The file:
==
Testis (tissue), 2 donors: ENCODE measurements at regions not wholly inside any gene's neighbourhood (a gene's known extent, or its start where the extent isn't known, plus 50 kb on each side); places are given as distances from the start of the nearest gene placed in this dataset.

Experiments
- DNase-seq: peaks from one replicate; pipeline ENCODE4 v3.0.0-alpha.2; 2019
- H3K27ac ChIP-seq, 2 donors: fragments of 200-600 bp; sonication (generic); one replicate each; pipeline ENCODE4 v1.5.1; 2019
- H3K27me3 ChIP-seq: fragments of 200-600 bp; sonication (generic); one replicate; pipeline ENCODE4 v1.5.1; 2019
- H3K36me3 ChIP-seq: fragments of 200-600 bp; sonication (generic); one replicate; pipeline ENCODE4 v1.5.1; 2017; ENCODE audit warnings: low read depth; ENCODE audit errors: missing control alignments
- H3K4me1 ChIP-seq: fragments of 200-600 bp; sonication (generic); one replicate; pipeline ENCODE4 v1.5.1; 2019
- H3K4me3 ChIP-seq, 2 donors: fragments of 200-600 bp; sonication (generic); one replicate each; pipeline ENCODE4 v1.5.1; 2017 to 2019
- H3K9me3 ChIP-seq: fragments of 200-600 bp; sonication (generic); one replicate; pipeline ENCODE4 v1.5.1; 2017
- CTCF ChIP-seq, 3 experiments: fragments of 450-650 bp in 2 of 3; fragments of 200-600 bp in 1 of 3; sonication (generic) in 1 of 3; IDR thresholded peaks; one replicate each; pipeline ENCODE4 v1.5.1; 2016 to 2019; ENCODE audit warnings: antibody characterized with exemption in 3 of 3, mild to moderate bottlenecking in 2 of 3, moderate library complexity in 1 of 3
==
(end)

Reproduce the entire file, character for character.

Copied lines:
Testis (tissue), 2 donors: ENCODE measurements at regions not wholly inside any gene's neighbourhood (a gene's known extent, or its start where the extent isn't known, plus 50 kb on each side); places are given as distances from the start of the nearest gene placed in this dataset.

Experiments
- DNase-seq: peaks from one replicate; pipeline ENCODE4 v3.0.0-alpha.2; 2019
- H3K27ac ChIP-seq, 2 donors: fragments of 200-600 bp; sonication (generic); one replicate each; pipeline ENCODE4 v1.5.1; 2019
- H3K27me3 ChIP-seq: fragments of 200-600 bp; sonication (generic); one replicate; pipeline ENCODE4 v1.5.1; 2019
- H3K36me3 ChIP-seq: fragments of 200-600 bp; sonication (generic); one replicate; pipeline ENCODE4 v1.5.1; 2017; ENCODE audit warnings: low read depth; ENCODE audit errors: missing control alignments
- H3K4me1 ChIP-seq: fragments of 200-600 bp; sonication (generic); one replicate; pipeline ENCODE4 v1.5.1; 2019
- H3K4me3 ChIP-seq, 2 donors: fragments of 200-600 bp; sonication (generic); one replicate each; pipeline ENCODE4 v1.5.1; 2017 to 2019
- H3K9me3 ChIP-seq: fragments of 200-600 bp; sonication (generic); one replicate; pipeline ENCODE4 v1.5.1; 2017
- CTCF ChIP-seq, 3 experiments: fragments of 450-650 bp in 2 of 3; fragments of 200-600 bp in 1 of 3; sonication (generic) in 1 of 3; IDR thresholded peaks; one replicate each; pipeline ENCODE4 v1.5.1; 2016 to 2019; ENCODE audit warnings: antibody characterized with exemption in 3 of 3, mild to moderate bottlenecking in 2 of 3, moderate library complexity in 1 of 3